Smart Women Don’t Want Kids, Study Says
For every 15 extra IQ points, the urge to have children decreases by 25 percent.
Normally, we wouldn’t get our health news from an episode of “Chelsea Lately”, but one “news” item from Monday’s show hit a nerve. Satoshi Kanazawa, an evolutionary psychologist at the London School of Economics, says in his new book “The Intelligence Paradox” that a woman’s urge to have children decreases by 25 percent for every 15 extra IQ points (higher than the UK national average).
This is scary stuff, especially if you think of a future where smart people are not having kids and these people are reproducing on the regular. But, there’s hope. Kanazawa is the same psychologist who wrote that beautiful people have more daughters, and he recently sparked Internet and media outrage when he wrote a blog post for Psychology Today called, “A Look at the Hard Truths About Human Nature.” In the post, Kanazawa argues that black women are less physically attractive than other women. This is not through opinion or survey, but through what he says is real scientific data. The blog post was removed almost immediately, but not before BuzzFeed got a hold of it and posted screenshots to the web. The hope here is that Kanazawa is only studying these types of controversial topics for publicity, which is not a great premise for scientific study.
Kanazawa seems to like stirring up controversy and his latest “findings” do just that, alleging a direct correlation between how smart a woman is and whether or not she chooses to become a mother. Specifically, his findings say that women with higher IQs are less likely (statistically) to become mothers. Some publications like the Washington Post that have analyzed the data bring up the usual suspects for examples. They cite Oprah, former Secretary of State Condoleezza Rice, and Supreme Court Justices Elena Kagan and Sonia Sotomayor, all whom don’t have children. But let’s not forget other brilliant and accomplished women that do, like Hillary Clinton, Supreme Court Justices Ruth Bader Ginsburg and Sandra Day O’Connor, and so many more.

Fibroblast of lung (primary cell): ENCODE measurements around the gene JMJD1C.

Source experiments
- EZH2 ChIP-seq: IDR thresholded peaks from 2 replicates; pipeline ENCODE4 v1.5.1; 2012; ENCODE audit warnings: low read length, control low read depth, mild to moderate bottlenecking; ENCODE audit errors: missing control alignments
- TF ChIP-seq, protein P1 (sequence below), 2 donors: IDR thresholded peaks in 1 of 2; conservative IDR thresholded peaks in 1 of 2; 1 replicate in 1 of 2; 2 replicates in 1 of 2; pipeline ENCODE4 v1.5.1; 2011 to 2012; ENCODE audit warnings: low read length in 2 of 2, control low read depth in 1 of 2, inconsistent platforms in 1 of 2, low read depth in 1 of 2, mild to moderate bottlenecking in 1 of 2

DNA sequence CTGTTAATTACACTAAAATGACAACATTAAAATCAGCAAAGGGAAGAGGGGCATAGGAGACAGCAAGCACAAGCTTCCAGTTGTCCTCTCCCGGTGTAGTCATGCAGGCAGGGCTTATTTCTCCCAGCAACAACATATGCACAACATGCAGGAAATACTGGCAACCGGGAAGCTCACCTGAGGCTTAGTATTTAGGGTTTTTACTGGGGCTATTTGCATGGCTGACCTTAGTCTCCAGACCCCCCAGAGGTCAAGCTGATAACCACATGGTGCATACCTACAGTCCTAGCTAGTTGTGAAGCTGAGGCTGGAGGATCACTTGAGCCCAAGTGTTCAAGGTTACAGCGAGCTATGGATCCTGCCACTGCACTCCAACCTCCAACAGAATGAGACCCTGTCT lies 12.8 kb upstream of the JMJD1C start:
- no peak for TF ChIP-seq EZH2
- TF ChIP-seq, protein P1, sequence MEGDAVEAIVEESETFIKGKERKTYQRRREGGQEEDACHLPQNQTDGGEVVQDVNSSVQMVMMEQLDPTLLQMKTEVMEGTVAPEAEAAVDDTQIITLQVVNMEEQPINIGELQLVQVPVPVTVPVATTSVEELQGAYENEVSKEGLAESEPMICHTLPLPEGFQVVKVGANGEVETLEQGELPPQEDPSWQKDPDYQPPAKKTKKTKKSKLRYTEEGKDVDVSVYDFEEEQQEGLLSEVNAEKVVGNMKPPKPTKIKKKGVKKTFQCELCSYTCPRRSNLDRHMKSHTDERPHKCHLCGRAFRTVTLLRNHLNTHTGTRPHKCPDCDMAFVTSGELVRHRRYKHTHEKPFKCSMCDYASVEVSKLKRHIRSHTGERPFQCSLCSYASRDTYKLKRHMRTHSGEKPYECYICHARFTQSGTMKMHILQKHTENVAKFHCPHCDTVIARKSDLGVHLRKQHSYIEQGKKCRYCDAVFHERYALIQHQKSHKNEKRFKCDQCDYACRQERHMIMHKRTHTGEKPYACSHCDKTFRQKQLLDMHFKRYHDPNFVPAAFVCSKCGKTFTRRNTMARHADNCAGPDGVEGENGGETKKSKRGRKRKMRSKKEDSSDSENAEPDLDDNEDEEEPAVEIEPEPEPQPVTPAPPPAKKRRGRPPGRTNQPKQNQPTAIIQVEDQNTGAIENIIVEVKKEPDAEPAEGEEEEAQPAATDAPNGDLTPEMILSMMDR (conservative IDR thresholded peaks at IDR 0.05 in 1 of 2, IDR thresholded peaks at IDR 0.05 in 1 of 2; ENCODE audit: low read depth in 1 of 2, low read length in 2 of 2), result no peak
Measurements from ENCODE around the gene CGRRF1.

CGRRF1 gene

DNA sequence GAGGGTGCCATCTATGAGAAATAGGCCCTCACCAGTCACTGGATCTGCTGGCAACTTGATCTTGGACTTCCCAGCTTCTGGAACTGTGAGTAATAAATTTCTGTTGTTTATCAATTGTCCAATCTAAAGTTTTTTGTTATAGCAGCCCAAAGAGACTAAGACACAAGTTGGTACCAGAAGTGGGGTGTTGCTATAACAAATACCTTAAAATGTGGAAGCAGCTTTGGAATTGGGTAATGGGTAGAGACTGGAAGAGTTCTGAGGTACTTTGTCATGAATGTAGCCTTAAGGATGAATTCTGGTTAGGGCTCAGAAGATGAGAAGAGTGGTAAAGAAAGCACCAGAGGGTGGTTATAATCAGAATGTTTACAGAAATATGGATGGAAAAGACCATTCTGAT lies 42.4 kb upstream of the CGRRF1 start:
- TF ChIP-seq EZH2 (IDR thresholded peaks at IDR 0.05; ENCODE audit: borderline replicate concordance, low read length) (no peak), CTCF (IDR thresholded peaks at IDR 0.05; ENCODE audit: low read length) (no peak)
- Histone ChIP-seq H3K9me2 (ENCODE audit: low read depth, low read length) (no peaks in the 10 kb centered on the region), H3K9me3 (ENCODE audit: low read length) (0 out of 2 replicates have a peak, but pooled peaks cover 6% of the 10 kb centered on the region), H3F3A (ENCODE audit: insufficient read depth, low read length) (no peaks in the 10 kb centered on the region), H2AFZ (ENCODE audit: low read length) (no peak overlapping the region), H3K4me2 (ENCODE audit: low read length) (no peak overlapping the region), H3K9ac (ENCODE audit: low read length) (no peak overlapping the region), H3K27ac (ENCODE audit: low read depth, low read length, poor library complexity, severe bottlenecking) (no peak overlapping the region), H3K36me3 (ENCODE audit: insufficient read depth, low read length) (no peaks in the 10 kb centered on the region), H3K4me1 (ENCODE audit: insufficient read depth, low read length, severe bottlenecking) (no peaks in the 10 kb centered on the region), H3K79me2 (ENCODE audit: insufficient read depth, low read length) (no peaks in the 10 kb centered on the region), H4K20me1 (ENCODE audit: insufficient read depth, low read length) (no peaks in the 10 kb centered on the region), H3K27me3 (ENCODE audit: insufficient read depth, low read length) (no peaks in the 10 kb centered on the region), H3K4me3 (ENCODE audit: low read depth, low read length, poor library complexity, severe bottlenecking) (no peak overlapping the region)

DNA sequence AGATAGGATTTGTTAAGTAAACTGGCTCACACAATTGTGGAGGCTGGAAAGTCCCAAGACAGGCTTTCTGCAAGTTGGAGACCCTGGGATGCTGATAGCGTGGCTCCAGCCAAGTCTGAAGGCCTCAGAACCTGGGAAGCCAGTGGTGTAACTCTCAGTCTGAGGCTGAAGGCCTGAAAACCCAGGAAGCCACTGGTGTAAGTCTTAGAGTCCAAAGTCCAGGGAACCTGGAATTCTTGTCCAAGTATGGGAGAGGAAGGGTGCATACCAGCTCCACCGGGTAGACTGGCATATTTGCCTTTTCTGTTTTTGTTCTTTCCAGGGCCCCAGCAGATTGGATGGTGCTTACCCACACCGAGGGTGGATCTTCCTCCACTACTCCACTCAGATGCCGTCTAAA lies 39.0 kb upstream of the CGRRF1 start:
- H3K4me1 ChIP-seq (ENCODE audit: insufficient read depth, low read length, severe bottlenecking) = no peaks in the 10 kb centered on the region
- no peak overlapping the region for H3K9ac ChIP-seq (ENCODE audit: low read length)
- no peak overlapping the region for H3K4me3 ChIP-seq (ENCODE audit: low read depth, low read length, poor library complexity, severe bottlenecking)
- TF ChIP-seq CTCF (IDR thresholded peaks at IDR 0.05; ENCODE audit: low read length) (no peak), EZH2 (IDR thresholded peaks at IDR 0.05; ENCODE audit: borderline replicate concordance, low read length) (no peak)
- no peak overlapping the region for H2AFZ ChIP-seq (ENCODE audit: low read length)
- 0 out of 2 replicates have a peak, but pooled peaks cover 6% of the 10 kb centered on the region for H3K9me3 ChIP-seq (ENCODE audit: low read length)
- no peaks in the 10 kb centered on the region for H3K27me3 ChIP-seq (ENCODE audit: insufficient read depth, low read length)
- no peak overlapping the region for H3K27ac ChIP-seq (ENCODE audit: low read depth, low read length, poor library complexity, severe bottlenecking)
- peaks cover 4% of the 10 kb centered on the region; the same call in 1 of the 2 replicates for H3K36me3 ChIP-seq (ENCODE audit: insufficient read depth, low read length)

Kanazawa used data from the UK’s National Child Development Study for the report. Could he just be trolling for publicity again? Perhaps.
Pamela Smock, a professor at the University of Michigan’s Population Studies Center tells the Washington Post the findings are not far off:
I know this area of research and teach [the class] Women and Work to undergraduates who do not want to believe this is true. But it is.” Smock went on to explain that while women’s lives have changed substantially in recent decades, with more entering the workplace, the workplace has not changed enough accordingly. Even in workplaces with so-called family-friendly policies, “the CEOs are not leaving the office, by and large, early afternoon to see their daughter or son act in a 2nd grade play.” Many highly intelligent and highly educated women who enjoy their jobs and careers see the hours and effort required to successfully climb the ladder at the office, and ultimately determine, “something’s got to give, and for many highly successful women it is children.”
For the rebuttal, the newspaper asked Janice Crouse, a senior fellow with the conservative think tank Concerned Women for America, and she questioned the study’s methodology.
“I could list very quickly a handful of genius IQ women that I know personally — some are wonderful mothers and some are awful ones,” she said in an email. “I seriously doubt the results of this study and guess that a thorough analysis of the methodology would result in some major disclaimers.”
What do you think? Is this just a publicity stunt or is there something to it?